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Disposal of Chemical Agent Identification Sets: Review of the Army Non-Stockpile Chemical Material Disposal Program Operating Facilities Facilities Permitted but Not in Operation Facilities with Permit Applications Pending Waste Technologies Industries (WTI), East Liverpool, Ohio     Rhone-Poulenc Basic Chemical Co., Baton Rouge, Louisiana     Safety-Kleen, (Laidlaw Environmental Services), Coffeyville, Kansasf     Safety-Kleen, (Laidlaw Environmental Services), Aragonite, Utah     ICI, Joplin, Missouri     Huges Environmental, Brookville, Mississippi     Clean Harbors, Kimball, Nebraska     Safety-Kleen, (Laidlaw Environmental Services), Deer Park, Texas     Chemical Waste Management Port Arthur, Texas     Safety-Kleen, (Laidlaw Environmental Services), Clive, Utah (scheduled for closure)     a These commercially operated incineration facilities have permits to receive hazardous wastes (as defined by EPA) from other sites. Each facility has site-specific requirements imposed by EPA or a state regulator. Neither EPA nor the committee has evaluated whether any of the existing permits would allow or prohibit disposal of CAIS at that facility. The committee received information from an NRC report reviewer that many additional operating cement kilns have permits to incinerate hazardous waste. b Limited to ignitable, corrosive, and reactive wastes. c Limited to F088 waste streams. d Limited to wood-preserving and coal-tar wastes. e Limited to high-BTU and high-tin waste streams. f Pending permit application for new unit. Source: Updated from EPA, 1999, with information from an NRC report reviewer.

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Disposal of Chemical Agent Identification Sets: Review of the Army Non-Stockpile Chemical Material Disposal Program where seven PIGs containing CAIS have been recovered. The Army compared the estimated risks and costs of RRS deployment to Fort Richardson with the risks and costs of transporting the CAIS items from Alaska to Utah for disposal in the RRS (U.S. Army, 1997a). The committee discusses this cost analysis in Chapter 4. Fixed-Mode Rapid Response System The committee also considered the use of an RRS in a fixed mode at one or more regional sites. Recovered CAIS items would be sent to the RRS(s) for disposal at these sites. The operation of the RRS itself would be identical to the mobile RRS option, except that the startup and shutdown phases would be simplified because the unit would remain in place. The transportation phase would be eliminated. Because the CAIS rather than the RRS and its associated equipment would be transported, there could be differences from the mobile RRS in costs, permitting requirements, risks, and public reaction. Modified Rapid Response System Modified RRS equipment could also be developed. One example is the ECS, which the Army is considering (U.S. Army, 1998b). The ECS is essentially a mobile glove box that can treat loose CAIS vials not found in PIGS. Once CAIS are recovered, regulatory requirements mandate that they be disposed of in less than 90 days or that a storage permit be obtained. The ECS would be deployed to a recovery location where CAIS items would be disposed of in less than 90 days. Use of the ECS is intended to eliminate the need for a storage permit. A mobile glove box such as the ECS would not have the characterization capability of the RRS. Therefore, CAIS recovery, personnel (Technical Escort Units and the U.S. Army Corps of Engineers) would have to be equipped with portable Raman spectroscopy to identify and separate chemical warfare materiel from industrial chemicals in unearthed CAIS vials and portable isotopic neutron spectroscopy for identifying the contents of PIGS (see Appendix C for details). Commercial Disposal The Army outlined an approach for disposing of CAIS at commercial facilities in its report to Congress and in a supplementary technical report (U.S. Army, 1998a; Amr et al., 1998). Excerpts of the Army report are provided in Chapter 4, which focuses on the commercial disposal as presented in the Army report. A list of commercial incineration facilities for the disposal of hazardous waste is given in Table 2-1. Additional facilities at various industrial and government sites only treat on-site waste materials. As explained in the discussion of the study task (see Chapter 1), the committee discovered during its investigation of the commercial disposal option for CAIS that commercial facilities would probably use incineration-based disposal methods. Therefore, the committee focused its evaluation of the commercial disposal option on incineration. Commercial disposal could involve either incineration-based or nonincineration-based disposal technology. Nonincineration methods include neutralization, biodegradation, wet-air oxidation, supercritical water oxidation (SCWO), and possibly plasma arc or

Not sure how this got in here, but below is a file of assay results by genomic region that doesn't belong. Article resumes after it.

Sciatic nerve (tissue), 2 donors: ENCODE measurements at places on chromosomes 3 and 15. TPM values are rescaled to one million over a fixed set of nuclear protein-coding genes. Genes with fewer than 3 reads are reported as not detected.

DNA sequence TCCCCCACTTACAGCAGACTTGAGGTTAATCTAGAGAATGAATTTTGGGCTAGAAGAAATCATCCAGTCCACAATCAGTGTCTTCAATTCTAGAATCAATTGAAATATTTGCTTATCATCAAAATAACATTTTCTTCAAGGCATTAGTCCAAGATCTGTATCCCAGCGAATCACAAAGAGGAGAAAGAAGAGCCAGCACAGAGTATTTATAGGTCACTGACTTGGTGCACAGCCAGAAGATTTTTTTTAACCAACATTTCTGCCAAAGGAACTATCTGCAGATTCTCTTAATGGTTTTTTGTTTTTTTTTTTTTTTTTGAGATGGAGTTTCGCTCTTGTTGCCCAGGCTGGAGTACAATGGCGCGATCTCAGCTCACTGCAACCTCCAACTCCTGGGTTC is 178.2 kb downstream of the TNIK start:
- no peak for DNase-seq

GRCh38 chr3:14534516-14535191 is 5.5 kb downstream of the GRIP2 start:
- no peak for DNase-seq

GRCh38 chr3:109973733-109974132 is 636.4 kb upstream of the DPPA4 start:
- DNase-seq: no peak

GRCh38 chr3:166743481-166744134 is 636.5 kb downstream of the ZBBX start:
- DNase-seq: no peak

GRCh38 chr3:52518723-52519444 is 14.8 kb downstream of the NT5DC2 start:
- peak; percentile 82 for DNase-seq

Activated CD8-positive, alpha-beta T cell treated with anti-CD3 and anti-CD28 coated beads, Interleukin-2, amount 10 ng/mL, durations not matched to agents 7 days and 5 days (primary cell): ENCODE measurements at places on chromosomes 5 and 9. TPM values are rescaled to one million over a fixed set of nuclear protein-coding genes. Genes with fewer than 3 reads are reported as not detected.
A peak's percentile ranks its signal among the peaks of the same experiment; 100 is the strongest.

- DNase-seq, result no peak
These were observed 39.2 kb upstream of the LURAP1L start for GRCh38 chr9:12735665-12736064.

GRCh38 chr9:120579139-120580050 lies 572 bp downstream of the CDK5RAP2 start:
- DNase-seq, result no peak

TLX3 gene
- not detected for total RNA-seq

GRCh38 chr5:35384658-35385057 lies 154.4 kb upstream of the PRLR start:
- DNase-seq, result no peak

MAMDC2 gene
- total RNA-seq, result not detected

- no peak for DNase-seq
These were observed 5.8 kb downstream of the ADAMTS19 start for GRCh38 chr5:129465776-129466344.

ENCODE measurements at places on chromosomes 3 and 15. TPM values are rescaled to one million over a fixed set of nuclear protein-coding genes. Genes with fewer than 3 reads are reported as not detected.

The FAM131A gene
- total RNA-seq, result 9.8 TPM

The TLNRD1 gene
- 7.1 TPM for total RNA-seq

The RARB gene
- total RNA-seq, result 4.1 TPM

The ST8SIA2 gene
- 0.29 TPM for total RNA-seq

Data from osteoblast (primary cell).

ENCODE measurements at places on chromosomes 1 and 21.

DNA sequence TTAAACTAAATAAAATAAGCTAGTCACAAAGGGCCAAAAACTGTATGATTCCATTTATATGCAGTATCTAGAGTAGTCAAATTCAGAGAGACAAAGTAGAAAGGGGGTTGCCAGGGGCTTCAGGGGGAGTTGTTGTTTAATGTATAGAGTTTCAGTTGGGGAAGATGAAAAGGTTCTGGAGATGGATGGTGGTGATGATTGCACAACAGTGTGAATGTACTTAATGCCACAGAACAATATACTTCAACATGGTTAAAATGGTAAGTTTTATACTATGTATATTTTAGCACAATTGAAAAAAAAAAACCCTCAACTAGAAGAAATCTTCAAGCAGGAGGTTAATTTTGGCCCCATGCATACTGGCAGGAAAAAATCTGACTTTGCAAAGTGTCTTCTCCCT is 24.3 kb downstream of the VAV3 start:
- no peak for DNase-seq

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Disposal of Chemical Agent Identification Sets: Review of the Army Non-Stockpile Chemical Material Disposal Program other thermal methods. Incinerators are defined in 40 CFR 260.10 as "any enclosed device that: (1) uses controlled flame combustion and neither meets the criteria for classification as a boiler, sludge dryer, or carbon regeneration unit, nor is listed as an industrial furnace; or (2) meets the definition of infrared incinerator or plasma arc incinerator." In an evaluation of nonincineration alternatives, it is important to consider the complete disposal system because in some cases an initial nonincineration step in the process is followed by an incineration step. Nonincineration-Based Stockpile Disposal Facilities The facilities being developed for the Chemical Stockpile Disposal Program, which are specifically designed to destroy chemical agent materials (see Chapter 1), offer some potential technological and economic benefits for CAIS disposal. However, many public and stakeholder groups are opposed to using stockpile facilities for other purposes, and current legal restrictions prohibit using them for the disposal of any other wastes, including CAIS or other non-stockpile chemical materiel. Furthermore, Army officials have publicly assured local residents living near stockpile disposal facilities that no other material will be disposed of at these locations. Thus, there are significant nontechnical prohibitions, which would have to be appropriately addressed through a public involvement program and congressional action, against the use of stockpile facilities for CAIS disposal. The stockpile facilities of interest to the committee are those that use nonincineration technology for destruction of sulfur mustard or lewisite. The Army already has a pilot-plant facility, the Chemical Agent Munitions Disposal System in Utah, equipped to dispose of lewisite in the small quantities found in CAIS. This facility and the neutralization facility planned for Aberdeen Proving Ground, Maryland, also have or will have technology to destroy sulfur mustard. A significant advantage of these sites is that their use would ensure the use of an acceptable method with good process controls and appropriate safety precautions (monitoring of workers and effluent streams, safe reception and unpacking operations, etc.). Nearby communities and other interested groups may be amenable to the use of these facilities for destroying CAIS found at that site or even CAIS found elsewhere in the same state. Transporting significant numbers of CAIS sets or items from out-of-state sites seems more problematic. ALTERNATIVES SELECTED FOR ANALYSIS After reviewing all of these alternatives, the committee chose to focus on the following technical options: (1) commercial disposal by incineration; (2) baseline, mobile RRS; (3) fixed RRS; and (4) nonincineration-based methods.